NOT many 16-year-olds make it on to the cover of Time magazine, but Greta Thunberg is not an average teenager. She is pictured on the latest Time cover with the headline: “Next Generation Leaders – The Teenager on Strike for the Planet”.

Thunberg famously started the schools climate strike movement in her native Sweden. It has become a global phenomenon. She tours world capitals chiding and encouraging climate action in equal measure.

In recent months has she addressed the United Nations Climate Change Conference in Katowice and told the World Economic Forum in Davos: “Adults keep saying, ‘We owe it to the young people to give them hope’. But I don’t want your hope. I don’t want you to be hopeful. I want you to panic. I want you to feel the fear I feel every day. And then I want you to act. I want you to act as you would in a crisis. I want you to act as if our house is on fire. Because it is.”

READ MORE: Climate emergency: Plans set out on how Scotland should respond

The world’s leading climate experts on the Intergovernmental Panel on Climate Change (IPCC) say we are only 12 years away from not being able to control global warming. If we do not limit rising global temperatures to between 1.5C and 2C the worsening climate events including, droughts, floods, extreme heat and poverty will accelerate, impacting on hundreds of millions of people.

This week we learned that nearly a quarter of the West Antarctic Ice Sheet is considered unstable and the rate of ice melt has accelerated in the last decade. The new assessment using 25 years of satellite data shows that some of the biggest glaciers on the continent have thinned by more than 120m in places. Tens of billions of tonnes of melted ice is contributing to rising surface of the world’s oceans and is already at the upper end of projections.

You know that things are getting serious when large corporations join environmental activists and scientists in calling for the US administration to “put in place a long-term federal policy as soon as possible to protect against the worst impacts”. Multinationals such as BP, Royal Dutch Shell, DuPont, Dominion Energy and Ford have set up the group CEO Climate Dialogue and are supporting cuts to US emissions of planet-warming greenhouse gas by 80% or more by 2050. Coming from a country where climate change denial is still prevalent, even at the highest levels of government, this has to be seen as progress. However the United Nations has warned that governments around the world must reach net-zero emissions by mid-century.

READ MORE: Scotland's 2045 target is not soon enough to solve climate emergency

UN Secretary Antonio Guterres warned this week that nations are not delivering on their 2016 Paris Agreement commitments to keep global temperature rise below 2C above pre-industrial levels. On a visit to South Pacific island nations particularly threatened by rising sea levels – including Vanuatu, Tuvalu and Fiji – he said: “We are not on track to achieve the objectives defined in the Paris Agreement ... and the paradox is that as things are getting worse on the ground, political will seems to be fading.”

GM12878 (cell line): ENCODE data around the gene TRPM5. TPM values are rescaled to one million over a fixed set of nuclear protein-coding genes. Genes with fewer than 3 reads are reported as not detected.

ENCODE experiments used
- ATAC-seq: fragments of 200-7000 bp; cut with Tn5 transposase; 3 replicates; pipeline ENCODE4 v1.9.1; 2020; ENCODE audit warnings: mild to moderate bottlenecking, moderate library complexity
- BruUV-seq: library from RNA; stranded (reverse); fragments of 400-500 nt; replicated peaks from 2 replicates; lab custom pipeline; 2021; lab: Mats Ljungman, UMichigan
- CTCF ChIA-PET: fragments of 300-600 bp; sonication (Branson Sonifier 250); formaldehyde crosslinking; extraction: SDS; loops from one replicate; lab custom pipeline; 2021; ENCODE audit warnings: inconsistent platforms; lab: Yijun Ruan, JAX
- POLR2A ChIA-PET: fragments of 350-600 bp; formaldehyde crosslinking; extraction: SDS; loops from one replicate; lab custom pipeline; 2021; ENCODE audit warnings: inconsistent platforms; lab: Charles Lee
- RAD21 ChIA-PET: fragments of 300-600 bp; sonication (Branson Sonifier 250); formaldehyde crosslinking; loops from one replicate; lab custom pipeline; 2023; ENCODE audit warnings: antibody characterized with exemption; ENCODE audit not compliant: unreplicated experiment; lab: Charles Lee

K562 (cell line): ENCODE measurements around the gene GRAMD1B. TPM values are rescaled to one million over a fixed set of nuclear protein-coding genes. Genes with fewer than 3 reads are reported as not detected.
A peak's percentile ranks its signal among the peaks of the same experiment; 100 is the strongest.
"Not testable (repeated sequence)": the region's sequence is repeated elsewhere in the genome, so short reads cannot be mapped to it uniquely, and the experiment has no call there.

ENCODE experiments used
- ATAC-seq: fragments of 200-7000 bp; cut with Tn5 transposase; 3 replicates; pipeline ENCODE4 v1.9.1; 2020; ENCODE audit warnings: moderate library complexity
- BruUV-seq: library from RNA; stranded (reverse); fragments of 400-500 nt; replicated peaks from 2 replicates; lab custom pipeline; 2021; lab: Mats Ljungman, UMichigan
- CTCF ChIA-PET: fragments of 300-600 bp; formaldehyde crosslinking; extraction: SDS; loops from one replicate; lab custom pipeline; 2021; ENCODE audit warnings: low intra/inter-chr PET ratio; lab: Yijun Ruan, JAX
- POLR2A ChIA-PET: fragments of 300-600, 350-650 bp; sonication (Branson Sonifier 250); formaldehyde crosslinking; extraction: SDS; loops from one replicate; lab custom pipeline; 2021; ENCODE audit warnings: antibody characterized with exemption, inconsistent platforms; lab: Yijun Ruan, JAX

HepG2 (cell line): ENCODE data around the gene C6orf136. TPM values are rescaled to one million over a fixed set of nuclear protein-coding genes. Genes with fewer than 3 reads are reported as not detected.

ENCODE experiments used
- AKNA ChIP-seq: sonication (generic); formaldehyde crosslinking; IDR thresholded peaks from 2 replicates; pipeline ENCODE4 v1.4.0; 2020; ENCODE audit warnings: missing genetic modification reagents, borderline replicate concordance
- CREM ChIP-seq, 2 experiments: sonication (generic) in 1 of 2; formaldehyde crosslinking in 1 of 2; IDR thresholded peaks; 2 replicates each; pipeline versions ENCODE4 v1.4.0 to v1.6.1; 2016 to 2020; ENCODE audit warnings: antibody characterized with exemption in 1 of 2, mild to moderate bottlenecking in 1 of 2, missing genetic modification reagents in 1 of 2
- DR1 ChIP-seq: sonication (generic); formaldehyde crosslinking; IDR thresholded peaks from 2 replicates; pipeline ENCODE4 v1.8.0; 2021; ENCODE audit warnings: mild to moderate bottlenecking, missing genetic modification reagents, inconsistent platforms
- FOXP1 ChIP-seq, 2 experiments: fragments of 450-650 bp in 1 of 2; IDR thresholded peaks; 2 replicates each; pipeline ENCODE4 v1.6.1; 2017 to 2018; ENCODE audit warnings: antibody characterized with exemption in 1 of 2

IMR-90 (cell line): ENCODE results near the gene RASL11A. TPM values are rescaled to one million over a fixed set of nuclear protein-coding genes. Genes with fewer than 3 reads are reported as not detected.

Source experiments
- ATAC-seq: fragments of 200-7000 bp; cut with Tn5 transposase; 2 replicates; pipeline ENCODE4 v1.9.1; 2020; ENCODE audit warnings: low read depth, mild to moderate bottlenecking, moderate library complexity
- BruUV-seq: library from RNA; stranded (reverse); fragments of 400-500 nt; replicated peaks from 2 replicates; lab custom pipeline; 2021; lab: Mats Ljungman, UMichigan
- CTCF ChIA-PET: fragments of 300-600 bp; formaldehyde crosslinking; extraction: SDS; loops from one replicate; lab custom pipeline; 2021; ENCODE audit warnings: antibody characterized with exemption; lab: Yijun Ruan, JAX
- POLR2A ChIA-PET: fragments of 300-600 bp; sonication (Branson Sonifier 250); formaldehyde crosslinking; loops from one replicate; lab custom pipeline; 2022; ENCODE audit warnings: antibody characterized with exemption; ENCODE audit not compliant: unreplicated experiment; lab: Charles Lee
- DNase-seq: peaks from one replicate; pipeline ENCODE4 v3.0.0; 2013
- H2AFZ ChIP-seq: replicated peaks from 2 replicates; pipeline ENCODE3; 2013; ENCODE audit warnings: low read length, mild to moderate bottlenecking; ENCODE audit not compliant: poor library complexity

One country where political will is far from fading is Scotland. First Minister Nicola Sturgeon was the first head of government internationally to announce a climate emergency and her administration has just set a target for net-zero greenhouse emissions for 2045 which will see Scotland become carbon neutral by 2040. In addition Scotland will reduce emissions by 70% by 2030 and 90% by 2040, which must rate as the most ambitious statutory targets in the world for these years.

Meanwhile, Scotland’s two largest cities are pursuing hugely ambitious climate targets with Edinburgh and Glasgow both aiming to become the first in the UK to reach a net-zero carbon emissions target and to beat the 2045 overall target set out by the Scottish government.

READ MORE: Glasgow pledges to be first carbon neutral city in UK

No wonder Greta Thunberg has been tweeting about the example being set in Scotland. She will be joining UN Secretary General Guterres and Scottish Government Minister Ben Macpherson at a large-scale environmental conference in Vienna on May 28 and 29.

The R20 Austrian World Summit, hosted by former California Governor Arnold Schwarzenegger brings together political and business leaders, representatives from nations, regions and cities, and the general public to do more to improve our planet and usher in a new era of carbon neutrality and prosperity.

READ MORE: Children on Bute to lead climate change protests

Hopefully the global leadership on climate action being shown by Scotland can help inspire others. There is no other alternative.

When world leaders meet at the UN hosted Climate Action Summit in September in New York there can be no prevarication or procrastination. We are fast approaching the point of no return in our global climate emergency.

It’s time for all countries to play their part.